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World J Gastrointest Endosc. 2013 Feb 16;5(2):56-61. doi: 10.4253/wjge.v5.i2.56.

Repeat colonoscopy's value in gastrointestinal bleeding.

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  • 1Parit Mekaroonkamol, Kimberly Jegel Chaput, Pojnicha Mekaroonkamol, Sherry Pomerantz, Department of Internal Medicine, Albert Einstein Medical Center, Philadelphia, PA 19141, United States.



To assess the diagnostic yield and clinical value of early repeat colonoscopies for indications other than colorectal cancer (CRC) screening/surveillance.


A retrospective review of patients who had more than one colonoscopy performed for the same indication within a three year time frame at our tertiary care referral hospital between January 1, 2000 and January 1, 2010 was conducted. Exclusion criteria included repeat colonoscopies performed for CRC screening/surveillance, poor bowel preparation, suspected complications from the index procedure, and incomplete initial procedure. Primary outcome was new endoscopic finding that led to an endoscopic therapeutic intervention or any change in clinical management. Clinical parameters including age, sex, race, interval between procedures, indication of the procedure, presenting symptoms, severity of symptoms, hemodynamic instability, duration between onset of symptoms and when the procedure was performed, change in endoscopist, withdrawal time, location of colonic lesions and improvement of quality of bowel preparation were analyzed using bivariate analysis and logistic regression analysis to examine correlation with this primary outcome.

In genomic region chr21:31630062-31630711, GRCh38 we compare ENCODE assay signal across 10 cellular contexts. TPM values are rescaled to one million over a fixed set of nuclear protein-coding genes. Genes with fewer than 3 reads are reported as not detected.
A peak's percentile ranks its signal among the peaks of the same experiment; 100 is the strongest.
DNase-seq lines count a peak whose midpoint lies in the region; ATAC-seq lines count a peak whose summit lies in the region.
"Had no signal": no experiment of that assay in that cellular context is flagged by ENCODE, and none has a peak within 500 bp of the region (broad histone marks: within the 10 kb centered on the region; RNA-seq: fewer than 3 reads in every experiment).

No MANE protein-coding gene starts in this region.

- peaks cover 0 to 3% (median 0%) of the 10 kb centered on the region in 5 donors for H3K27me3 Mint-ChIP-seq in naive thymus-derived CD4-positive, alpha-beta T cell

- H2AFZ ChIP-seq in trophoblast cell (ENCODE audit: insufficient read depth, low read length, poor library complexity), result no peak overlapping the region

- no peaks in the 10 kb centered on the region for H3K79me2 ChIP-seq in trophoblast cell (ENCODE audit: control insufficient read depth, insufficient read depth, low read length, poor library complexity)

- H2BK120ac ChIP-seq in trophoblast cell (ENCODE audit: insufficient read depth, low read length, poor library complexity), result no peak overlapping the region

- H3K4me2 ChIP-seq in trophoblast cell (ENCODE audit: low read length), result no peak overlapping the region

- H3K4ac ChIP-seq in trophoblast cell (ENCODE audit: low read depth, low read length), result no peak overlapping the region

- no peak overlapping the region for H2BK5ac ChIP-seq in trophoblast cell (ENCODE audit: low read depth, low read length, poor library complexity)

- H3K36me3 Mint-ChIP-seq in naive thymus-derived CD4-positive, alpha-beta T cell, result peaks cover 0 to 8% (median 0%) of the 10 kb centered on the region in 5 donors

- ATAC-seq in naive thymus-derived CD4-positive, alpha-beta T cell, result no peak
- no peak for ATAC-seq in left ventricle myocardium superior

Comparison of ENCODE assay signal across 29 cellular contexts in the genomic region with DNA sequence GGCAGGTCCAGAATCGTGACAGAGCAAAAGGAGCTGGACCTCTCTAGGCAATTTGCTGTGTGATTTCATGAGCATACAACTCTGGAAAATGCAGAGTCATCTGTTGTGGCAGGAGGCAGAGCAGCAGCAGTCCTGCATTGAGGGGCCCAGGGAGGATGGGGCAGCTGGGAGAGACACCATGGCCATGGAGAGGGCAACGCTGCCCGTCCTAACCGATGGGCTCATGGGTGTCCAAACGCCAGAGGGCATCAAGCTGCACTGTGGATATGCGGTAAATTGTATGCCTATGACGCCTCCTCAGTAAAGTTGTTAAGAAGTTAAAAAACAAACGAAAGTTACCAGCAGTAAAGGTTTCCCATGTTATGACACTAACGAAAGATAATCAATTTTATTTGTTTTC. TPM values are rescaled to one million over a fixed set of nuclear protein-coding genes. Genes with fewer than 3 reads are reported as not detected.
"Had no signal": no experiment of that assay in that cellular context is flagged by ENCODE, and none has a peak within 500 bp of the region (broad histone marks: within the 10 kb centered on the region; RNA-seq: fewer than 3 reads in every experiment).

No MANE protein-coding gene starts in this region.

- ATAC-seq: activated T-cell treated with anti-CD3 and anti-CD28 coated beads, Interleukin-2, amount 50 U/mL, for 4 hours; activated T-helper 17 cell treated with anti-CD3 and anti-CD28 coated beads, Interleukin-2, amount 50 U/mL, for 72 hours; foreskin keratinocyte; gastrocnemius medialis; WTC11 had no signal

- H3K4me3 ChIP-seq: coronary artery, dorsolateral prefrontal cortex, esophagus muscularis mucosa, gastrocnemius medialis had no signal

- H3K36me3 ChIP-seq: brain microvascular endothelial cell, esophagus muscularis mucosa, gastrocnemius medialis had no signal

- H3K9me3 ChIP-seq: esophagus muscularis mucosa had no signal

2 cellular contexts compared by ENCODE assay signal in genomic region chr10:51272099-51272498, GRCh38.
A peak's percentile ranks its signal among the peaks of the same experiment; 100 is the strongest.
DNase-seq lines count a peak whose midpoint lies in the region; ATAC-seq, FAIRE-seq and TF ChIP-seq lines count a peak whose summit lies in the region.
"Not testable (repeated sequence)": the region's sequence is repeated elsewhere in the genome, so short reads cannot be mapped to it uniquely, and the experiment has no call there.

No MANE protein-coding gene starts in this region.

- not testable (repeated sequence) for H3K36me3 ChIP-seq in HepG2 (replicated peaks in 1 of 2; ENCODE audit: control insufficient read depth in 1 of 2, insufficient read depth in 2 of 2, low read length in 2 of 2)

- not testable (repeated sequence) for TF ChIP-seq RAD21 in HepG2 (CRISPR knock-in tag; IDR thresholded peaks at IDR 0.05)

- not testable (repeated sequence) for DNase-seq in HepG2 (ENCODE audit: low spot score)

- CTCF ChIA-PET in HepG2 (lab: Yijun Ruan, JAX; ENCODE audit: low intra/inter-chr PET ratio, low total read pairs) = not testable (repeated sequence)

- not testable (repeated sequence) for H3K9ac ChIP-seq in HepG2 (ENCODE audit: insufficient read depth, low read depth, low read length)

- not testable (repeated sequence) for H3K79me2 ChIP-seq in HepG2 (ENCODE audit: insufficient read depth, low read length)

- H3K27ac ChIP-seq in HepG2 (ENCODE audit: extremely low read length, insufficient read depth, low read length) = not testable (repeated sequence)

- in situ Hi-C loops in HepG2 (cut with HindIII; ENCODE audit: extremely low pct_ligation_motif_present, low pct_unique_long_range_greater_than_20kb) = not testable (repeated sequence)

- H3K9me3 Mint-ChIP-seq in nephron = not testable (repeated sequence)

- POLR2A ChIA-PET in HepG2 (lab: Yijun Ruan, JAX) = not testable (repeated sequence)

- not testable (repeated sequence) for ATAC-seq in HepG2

Among 19  772 colonoscopies performed during the above mentioned period, 947 colonoscopies (4.79%) were repeat colonoscopies performed within 3 years from the index procedure. Out of these repeat colonoscopies, 139 patient pairs met the inclusion criteria. The majority of repeat colonoscopies were for lower gastrointestinal bleeding (88.4%), change in bowel habits (6.4%) and abdominal pain (5%). Among 139 eligible patient pairs of colonoscopies, only repeat colonoscopies that were done for lower gastrointestinal bleeding and abdominal pain produced endoscopic findings that led to a change in management [25 out of 123 (20.33%) and 2 out of 7 (28.57%), respectively]. When looking at only recurrent lower gastrointestinal bleeding cases, new endoscopic findings included 8 previously undetected hemorrhoid lesions (6.5%), 7 actively bleeding lesions requiring endoscopic intervention, which included 3 bleeding arterio-venous malformations (2.43%), 2 bleeding radiation colitis (1.6%), and 2 bleeding internal hemorrhoids (1.6%), 5 previously undetected tubular adenomas [4 were smaller than 1 cm (4.9%) and 1 was larger than 1 cm (0.8%)], 3 radiation colitis (2.43%), 1 rectal ulcer (0.8%), and 1 previously undetected right sided colon cancer (0.8%). Of the 25 new endoscopic findings, 18 (72%) were found when repeat colonoscopy was done within the first year after the index procedure. These findings were 1 rectal ulcer, 3 radiation colitis, 4 new hemorrhoid lesions, 3 previously undetected tubular adenomas, and 7 actively bleeding lesions requiring endoscopic intervention. Of all parameters analyzed, only the interval between procedures less than one year was associated with higher likelihood of finding a clinically significant change in repeat colonoscopy (odds ratios of interval between procedures of 1-2 year and 2-3 year compared to 0-1 year were 0.09; 95%CI 0.01-0.74, P = 0.025 and 0.26; 95%CI 0.09-0.72, P = 0.010 respectively). No complications were observed among all 139 colonoscopy pairs.


There is clinical value of repeating a colonoscopy for recurrent lower gastrointestinal bleeding, especially within the first year after the index procedure.


Colonic disease; Colonoscopy; Diagnostic yield; Lower gastrointestinal hemorrhage; Recurrent hemorrhage

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